The sarcolemma is also called the myolemma.

The sarcolemma is the cell membrane surrounding a skeletal muscle fiber or a cardiomyocyte.

The sarcolemma consists of a lipid bilayer and a thin outer coat of polysaccharide material that contacts the basement membrane. 

The sarcolemma basement membrane contains numerous collagen fibrils and specialized proteins such as laminin that provide a scaffold to which the muscle fiber can adhere. 

Via transmembrane proteins in the plasma membrane, the actin skeleton inside the cell is connected to the basement membrane and the cell’s exterior. 

At the end of the muscle fiber, the surface layer of the sarcolemma fuses with a tendon fiber, and the tendon fibers, in turn, collect into bundles to form the muscle tendons that adhere to bones.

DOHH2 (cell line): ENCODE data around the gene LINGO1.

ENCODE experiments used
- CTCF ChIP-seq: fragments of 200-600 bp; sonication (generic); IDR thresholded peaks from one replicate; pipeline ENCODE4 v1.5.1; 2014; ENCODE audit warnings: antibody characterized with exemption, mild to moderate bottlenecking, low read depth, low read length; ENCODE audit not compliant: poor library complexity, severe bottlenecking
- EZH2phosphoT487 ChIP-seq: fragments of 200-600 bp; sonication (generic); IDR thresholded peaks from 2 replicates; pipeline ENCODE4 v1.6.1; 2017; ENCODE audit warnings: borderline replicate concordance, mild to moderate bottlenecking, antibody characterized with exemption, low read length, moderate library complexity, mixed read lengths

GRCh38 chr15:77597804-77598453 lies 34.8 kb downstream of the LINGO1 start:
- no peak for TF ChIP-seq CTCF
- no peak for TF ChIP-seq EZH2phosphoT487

The sarcolemma has the same function in muscle cells as the plasma membrane does in other eukaryote cells.

The Sarcolemma acts as a barrier between the extracellular and intracellular compartments, defining the individual muscle fiber from its surroundings. 

The lipid nature of its membrane allows it to separate the fluids of the intra- and extracellular compartments.

Its membrane is selectively permeable to water through aquaporin channels. 

Membrane proteins may create ion gradients with the consumption of ATP, to drive transport of other substances through the membrane or generate electrical impulses such as action potentials.

The sarcolemma invaginates into the sarcoplasm of the muscle cell, forming membranous tubules radially and longitudinally within the fiber called T-tubules or transverse tubules. 

On either side of the transverse tubules are terminal cisternal enlargements of the sarcoplasmic reticulum.

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